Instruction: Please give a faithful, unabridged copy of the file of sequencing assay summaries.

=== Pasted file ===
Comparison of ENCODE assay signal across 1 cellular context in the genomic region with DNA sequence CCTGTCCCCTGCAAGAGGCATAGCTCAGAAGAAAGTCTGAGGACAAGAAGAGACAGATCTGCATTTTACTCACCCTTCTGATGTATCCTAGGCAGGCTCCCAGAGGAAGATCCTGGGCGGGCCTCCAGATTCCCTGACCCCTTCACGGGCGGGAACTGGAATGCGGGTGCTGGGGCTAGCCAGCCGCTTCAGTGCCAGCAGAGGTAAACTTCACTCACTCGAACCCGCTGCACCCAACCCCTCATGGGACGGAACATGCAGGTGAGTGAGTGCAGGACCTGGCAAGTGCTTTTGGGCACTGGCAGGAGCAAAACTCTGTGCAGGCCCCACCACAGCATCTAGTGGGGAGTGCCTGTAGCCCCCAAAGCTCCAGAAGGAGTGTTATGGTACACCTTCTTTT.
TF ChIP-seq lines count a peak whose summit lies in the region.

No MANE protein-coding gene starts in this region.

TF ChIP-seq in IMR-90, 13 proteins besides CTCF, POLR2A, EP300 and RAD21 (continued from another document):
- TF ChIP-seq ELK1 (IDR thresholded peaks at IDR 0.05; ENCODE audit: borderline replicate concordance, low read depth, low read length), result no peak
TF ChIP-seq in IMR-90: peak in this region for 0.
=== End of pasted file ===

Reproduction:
Comparison of ENCODE assay signal across 1 cellular context in the genomic region with DNA sequence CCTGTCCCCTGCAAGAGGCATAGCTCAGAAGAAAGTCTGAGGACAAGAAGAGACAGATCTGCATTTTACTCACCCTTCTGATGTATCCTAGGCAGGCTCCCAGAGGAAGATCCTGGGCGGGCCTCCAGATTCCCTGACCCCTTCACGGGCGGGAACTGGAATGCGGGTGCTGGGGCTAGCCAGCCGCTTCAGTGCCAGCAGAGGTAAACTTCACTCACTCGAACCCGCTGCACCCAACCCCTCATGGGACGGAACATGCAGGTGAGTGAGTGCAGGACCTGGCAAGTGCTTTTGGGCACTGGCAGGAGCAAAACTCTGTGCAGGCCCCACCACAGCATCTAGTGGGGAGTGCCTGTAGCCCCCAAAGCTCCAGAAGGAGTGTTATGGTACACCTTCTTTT.
TF ChIP-seq lines count a peak whose summit lies in the region.

No MANE protein-coding gene starts in this region.

TF ChIP-seq in IMR-90, 13 proteins besides CTCF, POLR2A, EP300 and RAD21 (continued from another document):
- TF ChIP-seq ELK1 (IDR thresholded peaks at IDR 0.05; ENCODE audit: borderline replicate concordance, low read depth, low read length), result no peak
TF ChIP-seq in IMR-90: peak in this region for 0.